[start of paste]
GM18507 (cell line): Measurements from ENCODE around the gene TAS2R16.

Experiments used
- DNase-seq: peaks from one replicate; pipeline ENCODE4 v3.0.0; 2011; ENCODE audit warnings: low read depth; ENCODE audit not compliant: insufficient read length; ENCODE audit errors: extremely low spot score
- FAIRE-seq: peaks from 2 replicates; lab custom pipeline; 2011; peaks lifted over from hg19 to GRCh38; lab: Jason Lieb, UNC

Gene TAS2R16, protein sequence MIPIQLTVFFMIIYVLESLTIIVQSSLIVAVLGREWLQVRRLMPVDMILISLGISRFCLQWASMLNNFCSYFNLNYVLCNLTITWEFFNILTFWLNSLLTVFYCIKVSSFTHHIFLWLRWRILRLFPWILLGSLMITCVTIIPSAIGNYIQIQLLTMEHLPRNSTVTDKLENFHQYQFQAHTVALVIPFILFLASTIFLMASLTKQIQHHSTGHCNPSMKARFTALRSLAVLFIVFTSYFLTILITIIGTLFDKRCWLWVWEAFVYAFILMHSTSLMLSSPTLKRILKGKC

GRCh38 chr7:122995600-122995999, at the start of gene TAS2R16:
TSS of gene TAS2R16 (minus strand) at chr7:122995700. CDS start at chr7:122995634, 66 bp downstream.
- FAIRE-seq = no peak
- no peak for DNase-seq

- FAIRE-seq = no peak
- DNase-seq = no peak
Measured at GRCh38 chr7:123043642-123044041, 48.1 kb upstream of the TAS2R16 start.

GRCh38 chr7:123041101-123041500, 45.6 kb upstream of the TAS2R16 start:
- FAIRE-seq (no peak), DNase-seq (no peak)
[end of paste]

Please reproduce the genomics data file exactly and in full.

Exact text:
GM18507 (cell line): Measurements from ENCODE around the gene TAS2R16.

Experiments used
- DNase-seq: peaks from one replicate; pipeline ENCODE4 v3.0.0; 2011; ENCODE audit warnings: low read depth; ENCODE audit not compliant: insufficient read length; ENCODE audit errors: extremely low spot score
- FAIRE-seq: peaks from 2 replicates; lab custom pipeline; 2011; peaks lifted over from hg19 to GRCh38; lab: Jason Lieb, UNC

Gene TAS2R16, protein sequence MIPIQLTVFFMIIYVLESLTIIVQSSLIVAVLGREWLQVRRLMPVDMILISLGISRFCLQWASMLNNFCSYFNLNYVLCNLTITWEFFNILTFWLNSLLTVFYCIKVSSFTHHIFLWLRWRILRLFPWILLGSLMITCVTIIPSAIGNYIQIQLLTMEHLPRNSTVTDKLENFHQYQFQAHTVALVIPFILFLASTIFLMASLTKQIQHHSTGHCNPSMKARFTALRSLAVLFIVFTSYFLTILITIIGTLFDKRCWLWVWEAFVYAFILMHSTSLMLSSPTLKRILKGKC

GRCh38 chr7:122995600-122995999, at the start of gene TAS2R16:
TSS of gene TAS2R16 (minus strand) at chr7:122995700. CDS start at chr7:122995634, 66 bp downstream.
- FAIRE-seq = no peak
- no peak for DNase-seq

- FAIRE-seq = no peak
- DNase-seq = no peak
Measured at GRCh38 chr7:123043642-123044041, 48.1 kb upstream of the TAS2R16 start.

GRCh38 chr7:123041101-123041500, 45.6 kb upstream of the TAS2R16 start:
- FAIRE-seq (no peak), DNase-seq (no peak)